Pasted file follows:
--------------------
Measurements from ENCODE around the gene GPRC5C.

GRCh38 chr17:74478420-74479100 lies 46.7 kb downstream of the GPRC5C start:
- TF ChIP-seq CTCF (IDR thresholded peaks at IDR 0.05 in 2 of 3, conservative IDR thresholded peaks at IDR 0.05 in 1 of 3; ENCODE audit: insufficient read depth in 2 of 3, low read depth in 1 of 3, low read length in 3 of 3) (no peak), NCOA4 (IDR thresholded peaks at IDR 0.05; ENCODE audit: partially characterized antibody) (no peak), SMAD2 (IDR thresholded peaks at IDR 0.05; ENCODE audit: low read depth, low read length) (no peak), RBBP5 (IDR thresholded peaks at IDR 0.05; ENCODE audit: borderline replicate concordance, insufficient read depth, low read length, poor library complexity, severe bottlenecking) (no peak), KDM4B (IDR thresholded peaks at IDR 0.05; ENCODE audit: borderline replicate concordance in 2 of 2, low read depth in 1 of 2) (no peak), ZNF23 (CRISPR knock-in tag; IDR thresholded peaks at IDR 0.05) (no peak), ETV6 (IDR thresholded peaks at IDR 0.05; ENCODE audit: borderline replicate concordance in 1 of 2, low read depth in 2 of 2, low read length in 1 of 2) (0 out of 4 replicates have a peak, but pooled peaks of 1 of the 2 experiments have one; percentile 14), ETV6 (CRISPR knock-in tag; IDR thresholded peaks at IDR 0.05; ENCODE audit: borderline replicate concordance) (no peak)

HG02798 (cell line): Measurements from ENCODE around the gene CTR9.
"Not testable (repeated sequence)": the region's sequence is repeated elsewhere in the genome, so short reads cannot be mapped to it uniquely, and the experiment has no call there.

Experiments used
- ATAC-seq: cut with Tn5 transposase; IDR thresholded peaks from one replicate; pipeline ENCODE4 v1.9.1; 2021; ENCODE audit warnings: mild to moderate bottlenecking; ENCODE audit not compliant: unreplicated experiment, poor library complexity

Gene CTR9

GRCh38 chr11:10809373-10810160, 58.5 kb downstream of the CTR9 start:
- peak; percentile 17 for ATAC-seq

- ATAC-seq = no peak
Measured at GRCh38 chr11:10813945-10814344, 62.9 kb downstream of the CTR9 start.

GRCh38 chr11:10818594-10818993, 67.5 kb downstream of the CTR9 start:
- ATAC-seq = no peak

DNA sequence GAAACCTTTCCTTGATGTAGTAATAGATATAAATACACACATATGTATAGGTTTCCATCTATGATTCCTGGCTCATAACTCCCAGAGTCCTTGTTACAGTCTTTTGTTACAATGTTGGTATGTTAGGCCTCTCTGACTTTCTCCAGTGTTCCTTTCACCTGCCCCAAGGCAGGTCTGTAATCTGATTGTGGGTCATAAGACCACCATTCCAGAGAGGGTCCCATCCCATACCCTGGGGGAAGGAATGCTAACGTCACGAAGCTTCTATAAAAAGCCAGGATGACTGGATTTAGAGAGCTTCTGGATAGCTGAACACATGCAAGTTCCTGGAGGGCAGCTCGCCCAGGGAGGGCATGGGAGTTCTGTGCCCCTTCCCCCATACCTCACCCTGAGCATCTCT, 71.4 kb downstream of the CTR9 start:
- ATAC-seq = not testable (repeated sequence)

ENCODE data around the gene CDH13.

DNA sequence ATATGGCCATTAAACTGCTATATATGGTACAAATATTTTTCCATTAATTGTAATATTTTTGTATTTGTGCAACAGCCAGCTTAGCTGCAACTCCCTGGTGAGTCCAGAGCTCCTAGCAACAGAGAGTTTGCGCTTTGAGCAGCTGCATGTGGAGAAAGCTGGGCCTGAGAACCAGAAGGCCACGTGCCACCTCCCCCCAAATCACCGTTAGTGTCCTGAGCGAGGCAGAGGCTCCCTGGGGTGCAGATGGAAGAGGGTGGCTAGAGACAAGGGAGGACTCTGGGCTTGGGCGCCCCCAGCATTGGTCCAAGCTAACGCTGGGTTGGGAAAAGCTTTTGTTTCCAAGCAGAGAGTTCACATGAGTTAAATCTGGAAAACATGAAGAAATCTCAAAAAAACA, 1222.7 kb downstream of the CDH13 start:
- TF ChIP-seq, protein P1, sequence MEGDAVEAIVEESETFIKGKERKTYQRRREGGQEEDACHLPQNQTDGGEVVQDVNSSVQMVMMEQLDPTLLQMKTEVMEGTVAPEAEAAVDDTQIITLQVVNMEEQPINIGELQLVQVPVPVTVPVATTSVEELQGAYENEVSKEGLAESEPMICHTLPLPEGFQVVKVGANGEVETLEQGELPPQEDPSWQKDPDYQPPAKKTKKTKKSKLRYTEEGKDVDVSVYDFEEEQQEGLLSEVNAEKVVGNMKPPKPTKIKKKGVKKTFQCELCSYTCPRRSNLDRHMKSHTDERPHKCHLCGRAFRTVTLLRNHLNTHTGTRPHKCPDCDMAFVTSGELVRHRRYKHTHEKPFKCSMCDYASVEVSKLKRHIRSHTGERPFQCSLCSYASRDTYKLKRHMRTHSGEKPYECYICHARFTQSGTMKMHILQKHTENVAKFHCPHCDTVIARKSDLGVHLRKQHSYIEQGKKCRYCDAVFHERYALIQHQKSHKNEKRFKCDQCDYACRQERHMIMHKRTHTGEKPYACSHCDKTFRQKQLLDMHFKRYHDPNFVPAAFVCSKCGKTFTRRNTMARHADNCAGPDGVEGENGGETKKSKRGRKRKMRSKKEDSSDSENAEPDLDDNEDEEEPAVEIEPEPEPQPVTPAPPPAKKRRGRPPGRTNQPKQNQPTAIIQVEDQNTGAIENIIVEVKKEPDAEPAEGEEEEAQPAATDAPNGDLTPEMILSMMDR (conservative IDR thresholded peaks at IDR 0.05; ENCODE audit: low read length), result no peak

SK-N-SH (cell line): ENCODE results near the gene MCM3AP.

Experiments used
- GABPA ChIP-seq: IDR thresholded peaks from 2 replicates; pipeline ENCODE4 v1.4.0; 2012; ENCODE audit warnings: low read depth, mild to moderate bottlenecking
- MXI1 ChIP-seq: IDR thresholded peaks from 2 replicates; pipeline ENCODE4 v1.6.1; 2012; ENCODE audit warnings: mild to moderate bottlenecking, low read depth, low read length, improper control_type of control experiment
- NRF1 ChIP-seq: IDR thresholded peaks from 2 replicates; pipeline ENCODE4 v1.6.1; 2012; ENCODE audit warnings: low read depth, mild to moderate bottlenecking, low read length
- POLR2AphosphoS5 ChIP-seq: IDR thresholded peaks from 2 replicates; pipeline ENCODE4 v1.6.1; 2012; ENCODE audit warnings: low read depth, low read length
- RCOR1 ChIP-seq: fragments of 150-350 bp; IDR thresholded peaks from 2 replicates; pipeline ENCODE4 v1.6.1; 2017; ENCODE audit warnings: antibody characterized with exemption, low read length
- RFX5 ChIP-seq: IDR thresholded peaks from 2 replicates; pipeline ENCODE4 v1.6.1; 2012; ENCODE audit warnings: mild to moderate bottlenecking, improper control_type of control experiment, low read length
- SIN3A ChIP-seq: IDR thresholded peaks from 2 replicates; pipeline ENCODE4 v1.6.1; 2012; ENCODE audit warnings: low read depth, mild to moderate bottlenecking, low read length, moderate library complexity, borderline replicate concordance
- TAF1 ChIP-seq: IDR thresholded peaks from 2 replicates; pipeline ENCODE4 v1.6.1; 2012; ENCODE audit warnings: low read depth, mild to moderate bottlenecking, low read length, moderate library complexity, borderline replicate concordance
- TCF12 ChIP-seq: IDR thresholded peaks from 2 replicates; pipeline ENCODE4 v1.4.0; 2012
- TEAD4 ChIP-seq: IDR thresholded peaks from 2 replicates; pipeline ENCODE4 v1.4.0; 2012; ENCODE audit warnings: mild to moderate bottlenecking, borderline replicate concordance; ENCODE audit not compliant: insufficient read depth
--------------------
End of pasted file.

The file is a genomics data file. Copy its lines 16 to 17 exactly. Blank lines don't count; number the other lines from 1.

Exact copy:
- ATAC-seq = not testable (repeated sequence)

ENCODE data around the gene CDH13.